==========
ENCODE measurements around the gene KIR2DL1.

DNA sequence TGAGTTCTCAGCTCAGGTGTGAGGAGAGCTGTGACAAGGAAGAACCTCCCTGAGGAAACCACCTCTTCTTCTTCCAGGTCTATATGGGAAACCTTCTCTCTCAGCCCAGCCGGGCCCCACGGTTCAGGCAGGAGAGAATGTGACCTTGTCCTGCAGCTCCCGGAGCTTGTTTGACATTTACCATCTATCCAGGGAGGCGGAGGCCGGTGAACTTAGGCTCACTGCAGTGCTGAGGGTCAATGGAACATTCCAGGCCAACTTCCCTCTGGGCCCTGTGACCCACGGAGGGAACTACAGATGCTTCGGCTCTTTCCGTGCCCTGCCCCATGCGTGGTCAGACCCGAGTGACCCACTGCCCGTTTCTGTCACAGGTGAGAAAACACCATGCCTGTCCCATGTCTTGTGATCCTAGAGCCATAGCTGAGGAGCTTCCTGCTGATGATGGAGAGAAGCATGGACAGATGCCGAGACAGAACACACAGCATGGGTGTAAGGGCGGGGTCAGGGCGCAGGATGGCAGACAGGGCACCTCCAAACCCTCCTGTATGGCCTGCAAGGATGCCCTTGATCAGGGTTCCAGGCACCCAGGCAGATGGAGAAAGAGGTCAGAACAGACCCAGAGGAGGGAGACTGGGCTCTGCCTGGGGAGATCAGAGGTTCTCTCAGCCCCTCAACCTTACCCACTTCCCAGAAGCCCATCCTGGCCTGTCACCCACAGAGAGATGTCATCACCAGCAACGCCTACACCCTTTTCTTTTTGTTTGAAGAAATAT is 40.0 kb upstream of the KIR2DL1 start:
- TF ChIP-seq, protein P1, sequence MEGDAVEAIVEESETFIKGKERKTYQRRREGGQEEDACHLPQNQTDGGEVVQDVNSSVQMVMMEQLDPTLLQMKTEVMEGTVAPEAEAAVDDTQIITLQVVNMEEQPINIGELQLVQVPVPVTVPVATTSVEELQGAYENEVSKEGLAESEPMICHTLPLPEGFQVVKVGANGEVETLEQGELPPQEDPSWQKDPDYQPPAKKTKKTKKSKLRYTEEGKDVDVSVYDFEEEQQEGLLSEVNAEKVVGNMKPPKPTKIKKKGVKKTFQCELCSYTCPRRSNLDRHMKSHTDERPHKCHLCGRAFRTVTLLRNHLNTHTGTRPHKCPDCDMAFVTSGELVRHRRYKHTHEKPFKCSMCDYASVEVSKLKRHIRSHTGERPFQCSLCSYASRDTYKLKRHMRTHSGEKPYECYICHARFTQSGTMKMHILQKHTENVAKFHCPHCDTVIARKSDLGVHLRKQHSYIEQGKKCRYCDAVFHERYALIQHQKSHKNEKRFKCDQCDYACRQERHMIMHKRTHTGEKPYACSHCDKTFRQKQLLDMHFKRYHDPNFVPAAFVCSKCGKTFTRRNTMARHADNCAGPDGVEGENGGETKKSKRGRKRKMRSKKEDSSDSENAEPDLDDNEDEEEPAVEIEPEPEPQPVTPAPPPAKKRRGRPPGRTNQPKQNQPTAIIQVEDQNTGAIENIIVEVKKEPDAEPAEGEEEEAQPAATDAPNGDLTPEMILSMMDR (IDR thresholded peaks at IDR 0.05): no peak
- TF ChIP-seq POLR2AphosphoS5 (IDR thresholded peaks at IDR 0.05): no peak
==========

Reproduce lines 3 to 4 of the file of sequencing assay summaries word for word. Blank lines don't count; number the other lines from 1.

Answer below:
- TF ChIP-seq, protein P1, sequence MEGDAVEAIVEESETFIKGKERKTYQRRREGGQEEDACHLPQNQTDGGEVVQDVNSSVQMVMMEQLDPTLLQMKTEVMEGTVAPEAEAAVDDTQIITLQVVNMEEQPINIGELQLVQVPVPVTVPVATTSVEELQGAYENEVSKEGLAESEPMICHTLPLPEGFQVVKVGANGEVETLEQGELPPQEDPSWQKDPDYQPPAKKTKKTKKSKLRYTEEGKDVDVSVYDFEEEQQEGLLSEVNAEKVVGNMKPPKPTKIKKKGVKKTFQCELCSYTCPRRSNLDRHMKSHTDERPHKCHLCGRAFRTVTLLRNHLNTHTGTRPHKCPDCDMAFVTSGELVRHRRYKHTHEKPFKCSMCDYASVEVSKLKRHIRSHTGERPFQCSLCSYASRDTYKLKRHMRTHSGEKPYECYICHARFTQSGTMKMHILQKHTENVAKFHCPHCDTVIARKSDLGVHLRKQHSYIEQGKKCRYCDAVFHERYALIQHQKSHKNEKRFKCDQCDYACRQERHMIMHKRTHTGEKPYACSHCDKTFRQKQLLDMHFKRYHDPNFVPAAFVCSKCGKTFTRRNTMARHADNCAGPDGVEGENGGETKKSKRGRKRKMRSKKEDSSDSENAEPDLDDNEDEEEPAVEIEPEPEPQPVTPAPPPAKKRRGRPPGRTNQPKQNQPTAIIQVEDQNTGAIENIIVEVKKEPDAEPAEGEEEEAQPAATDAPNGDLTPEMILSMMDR (IDR thresholded peaks at IDR 0.05): no peak
- TF ChIP-seq POLR2AphosphoS5 (IDR thresholded peaks at IDR 0.05): no peak